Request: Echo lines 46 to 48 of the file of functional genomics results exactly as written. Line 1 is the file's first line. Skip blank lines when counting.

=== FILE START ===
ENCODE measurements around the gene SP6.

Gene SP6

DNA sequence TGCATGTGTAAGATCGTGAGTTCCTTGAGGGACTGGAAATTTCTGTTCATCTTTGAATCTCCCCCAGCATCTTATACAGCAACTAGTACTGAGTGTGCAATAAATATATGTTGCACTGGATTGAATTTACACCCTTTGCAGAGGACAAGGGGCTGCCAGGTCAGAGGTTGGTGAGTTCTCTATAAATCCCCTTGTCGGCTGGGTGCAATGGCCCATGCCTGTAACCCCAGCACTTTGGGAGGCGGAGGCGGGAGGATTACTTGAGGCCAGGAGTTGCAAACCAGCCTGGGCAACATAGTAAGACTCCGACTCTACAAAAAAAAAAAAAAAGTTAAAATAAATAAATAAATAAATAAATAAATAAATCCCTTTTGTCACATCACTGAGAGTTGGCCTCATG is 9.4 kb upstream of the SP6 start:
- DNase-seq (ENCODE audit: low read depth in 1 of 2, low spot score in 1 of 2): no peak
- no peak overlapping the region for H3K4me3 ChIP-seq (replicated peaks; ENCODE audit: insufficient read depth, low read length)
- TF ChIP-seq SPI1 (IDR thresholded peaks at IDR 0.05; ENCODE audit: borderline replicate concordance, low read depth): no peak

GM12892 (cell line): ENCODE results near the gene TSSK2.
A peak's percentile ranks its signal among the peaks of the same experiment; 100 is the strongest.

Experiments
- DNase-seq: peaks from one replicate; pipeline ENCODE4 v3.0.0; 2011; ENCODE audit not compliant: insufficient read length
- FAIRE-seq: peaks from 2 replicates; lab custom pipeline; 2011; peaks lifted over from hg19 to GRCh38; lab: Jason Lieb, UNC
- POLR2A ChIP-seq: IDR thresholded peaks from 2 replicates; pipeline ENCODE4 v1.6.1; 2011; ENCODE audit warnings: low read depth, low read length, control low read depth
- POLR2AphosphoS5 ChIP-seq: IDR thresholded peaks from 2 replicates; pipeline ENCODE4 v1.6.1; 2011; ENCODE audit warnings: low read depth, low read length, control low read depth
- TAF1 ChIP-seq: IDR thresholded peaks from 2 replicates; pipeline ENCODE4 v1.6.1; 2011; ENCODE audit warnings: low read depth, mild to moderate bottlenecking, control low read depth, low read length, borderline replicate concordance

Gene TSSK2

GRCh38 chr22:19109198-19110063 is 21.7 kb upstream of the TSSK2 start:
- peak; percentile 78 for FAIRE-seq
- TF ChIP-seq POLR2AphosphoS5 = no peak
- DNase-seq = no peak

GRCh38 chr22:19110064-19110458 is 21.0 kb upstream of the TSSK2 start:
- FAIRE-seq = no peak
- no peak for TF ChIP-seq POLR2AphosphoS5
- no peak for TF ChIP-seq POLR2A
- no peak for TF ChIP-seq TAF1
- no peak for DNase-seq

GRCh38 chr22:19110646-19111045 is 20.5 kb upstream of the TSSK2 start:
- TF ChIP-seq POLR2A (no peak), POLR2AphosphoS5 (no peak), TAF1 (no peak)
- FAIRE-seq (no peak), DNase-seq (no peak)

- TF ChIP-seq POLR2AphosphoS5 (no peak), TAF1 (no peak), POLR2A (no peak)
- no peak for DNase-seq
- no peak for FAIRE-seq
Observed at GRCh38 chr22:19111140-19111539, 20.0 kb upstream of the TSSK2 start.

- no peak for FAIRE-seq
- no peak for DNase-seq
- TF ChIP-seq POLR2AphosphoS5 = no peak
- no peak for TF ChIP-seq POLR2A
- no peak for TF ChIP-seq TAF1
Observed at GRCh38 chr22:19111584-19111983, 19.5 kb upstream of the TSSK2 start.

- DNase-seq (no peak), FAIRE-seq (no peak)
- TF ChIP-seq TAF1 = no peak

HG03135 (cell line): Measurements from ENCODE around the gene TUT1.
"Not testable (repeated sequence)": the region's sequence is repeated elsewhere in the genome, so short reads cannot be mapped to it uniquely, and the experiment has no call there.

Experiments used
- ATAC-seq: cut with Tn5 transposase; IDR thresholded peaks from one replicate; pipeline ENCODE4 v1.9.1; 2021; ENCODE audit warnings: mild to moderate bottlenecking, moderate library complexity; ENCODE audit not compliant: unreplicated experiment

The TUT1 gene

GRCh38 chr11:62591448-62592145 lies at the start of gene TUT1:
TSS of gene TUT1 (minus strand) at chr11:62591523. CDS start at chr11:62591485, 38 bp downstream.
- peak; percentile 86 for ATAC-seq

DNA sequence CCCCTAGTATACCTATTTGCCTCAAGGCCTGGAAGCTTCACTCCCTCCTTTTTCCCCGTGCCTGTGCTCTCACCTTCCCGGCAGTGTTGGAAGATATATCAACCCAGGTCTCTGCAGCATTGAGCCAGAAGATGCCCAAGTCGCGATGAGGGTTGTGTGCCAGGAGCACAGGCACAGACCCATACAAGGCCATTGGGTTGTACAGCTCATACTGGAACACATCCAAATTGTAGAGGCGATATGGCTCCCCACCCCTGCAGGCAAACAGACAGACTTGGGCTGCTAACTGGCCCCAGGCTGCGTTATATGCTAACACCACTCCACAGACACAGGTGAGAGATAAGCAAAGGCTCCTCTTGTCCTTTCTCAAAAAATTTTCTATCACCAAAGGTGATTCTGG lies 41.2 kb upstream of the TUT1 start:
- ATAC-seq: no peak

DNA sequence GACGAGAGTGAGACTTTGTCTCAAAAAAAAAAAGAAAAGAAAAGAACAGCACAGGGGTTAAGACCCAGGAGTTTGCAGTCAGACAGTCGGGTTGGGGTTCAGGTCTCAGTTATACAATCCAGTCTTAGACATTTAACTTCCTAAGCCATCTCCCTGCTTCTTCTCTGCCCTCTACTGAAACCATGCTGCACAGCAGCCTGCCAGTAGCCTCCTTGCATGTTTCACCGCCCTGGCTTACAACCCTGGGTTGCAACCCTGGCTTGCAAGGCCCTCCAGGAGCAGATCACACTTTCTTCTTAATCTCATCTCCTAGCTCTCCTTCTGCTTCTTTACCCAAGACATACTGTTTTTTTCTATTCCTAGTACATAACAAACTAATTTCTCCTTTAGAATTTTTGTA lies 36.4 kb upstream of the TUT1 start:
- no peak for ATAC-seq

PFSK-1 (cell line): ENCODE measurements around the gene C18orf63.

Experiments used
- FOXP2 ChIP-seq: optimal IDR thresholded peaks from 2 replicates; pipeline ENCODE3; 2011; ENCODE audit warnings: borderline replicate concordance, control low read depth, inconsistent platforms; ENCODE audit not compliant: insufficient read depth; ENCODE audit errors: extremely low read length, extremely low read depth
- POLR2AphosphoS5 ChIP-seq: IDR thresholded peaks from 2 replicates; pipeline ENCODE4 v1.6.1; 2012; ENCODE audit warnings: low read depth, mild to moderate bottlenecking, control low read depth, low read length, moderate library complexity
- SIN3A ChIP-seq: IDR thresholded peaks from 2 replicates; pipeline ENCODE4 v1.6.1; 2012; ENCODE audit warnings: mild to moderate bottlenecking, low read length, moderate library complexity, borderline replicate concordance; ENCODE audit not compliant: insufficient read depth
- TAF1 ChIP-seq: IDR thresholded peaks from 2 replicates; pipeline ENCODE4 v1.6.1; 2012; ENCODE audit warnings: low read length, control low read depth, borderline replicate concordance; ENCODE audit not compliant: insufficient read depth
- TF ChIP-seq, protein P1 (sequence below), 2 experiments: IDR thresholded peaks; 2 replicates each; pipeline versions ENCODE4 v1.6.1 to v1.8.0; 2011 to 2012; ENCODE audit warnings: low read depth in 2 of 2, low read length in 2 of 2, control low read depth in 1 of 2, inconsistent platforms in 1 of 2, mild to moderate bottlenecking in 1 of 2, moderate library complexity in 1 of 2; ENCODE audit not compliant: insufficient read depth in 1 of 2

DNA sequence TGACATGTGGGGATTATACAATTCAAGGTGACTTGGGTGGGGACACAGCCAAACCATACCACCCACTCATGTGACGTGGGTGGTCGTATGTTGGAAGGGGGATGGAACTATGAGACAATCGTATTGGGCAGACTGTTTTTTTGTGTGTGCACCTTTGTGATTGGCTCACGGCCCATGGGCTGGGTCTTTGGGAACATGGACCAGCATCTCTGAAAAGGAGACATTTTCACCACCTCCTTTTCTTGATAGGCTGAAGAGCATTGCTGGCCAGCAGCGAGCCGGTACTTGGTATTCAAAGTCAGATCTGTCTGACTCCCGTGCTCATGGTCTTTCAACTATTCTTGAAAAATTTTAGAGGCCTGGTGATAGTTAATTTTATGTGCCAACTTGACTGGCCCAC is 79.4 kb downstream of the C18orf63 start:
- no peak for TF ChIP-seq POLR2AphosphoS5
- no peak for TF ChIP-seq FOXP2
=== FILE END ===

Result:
GRCh38 chr11:62591448-62592145 lies at the start of gene TUT1:
TSS of gene TUT1 (minus strand) at chr11:62591523. CDS start at chr11:62591485, 38 bp downstream.
- peak; percentile 86 for ATAC-seq